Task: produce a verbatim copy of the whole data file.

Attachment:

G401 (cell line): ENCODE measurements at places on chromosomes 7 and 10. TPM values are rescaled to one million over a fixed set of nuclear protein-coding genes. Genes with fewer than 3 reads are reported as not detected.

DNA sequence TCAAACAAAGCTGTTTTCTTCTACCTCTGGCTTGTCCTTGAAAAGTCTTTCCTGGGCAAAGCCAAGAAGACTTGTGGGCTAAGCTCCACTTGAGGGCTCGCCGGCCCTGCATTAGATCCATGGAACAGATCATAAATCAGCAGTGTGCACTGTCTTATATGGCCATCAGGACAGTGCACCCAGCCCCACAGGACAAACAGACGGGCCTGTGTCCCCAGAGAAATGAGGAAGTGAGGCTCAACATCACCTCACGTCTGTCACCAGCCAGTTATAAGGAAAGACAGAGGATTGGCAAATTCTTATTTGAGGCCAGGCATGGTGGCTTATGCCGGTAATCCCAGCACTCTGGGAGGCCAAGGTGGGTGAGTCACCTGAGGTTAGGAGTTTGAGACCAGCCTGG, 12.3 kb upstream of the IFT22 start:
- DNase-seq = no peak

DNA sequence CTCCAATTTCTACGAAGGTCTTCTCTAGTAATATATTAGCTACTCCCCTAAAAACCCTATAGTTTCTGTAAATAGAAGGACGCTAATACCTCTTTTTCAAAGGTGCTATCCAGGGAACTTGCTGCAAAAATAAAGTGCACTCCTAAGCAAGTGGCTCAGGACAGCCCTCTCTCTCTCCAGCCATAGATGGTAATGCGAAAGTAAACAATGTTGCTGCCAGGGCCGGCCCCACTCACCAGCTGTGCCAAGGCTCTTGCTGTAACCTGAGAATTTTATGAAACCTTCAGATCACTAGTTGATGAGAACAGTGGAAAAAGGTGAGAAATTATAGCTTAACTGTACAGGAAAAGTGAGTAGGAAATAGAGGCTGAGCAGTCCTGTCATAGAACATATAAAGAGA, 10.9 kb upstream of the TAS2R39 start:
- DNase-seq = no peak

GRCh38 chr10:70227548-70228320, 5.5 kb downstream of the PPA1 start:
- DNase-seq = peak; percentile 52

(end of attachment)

G401 (cell line): ENCODE measurements at places on chromosomes 7 and 10. TPM values are rescaled to one million over a fixed set of nuclear protein-coding genes. Genes with fewer than 3 reads are reported as not detected.

DNA sequence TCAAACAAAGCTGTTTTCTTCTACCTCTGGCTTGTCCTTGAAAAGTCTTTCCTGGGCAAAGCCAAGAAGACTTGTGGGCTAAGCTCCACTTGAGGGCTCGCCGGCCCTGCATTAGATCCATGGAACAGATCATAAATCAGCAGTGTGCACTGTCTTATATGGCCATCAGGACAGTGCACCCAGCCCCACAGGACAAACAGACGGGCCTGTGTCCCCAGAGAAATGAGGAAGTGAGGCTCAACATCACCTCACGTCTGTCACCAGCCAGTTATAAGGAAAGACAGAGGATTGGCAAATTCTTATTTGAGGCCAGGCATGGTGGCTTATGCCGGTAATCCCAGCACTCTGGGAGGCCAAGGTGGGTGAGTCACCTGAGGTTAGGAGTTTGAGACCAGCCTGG, 12.3 kb upstream of the IFT22 start:
- DNase-seq = no peak

DNA sequence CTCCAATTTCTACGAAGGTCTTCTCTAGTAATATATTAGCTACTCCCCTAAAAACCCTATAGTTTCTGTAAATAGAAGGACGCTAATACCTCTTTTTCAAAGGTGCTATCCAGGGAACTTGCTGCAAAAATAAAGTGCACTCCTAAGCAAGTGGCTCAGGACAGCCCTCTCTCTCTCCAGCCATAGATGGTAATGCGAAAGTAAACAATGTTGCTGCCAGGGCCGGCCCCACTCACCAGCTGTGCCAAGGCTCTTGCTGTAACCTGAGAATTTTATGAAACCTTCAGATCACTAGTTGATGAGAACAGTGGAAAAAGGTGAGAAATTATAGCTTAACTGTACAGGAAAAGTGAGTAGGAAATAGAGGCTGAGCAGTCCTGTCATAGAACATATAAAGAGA, 10.9 kb upstream of the TAS2R39 start:
- DNase-seq = no peak

GRCh38 chr10:70227548-70228320, 5.5 kb downstream of the PPA1 start:
- DNase-seq = peak; percentile 52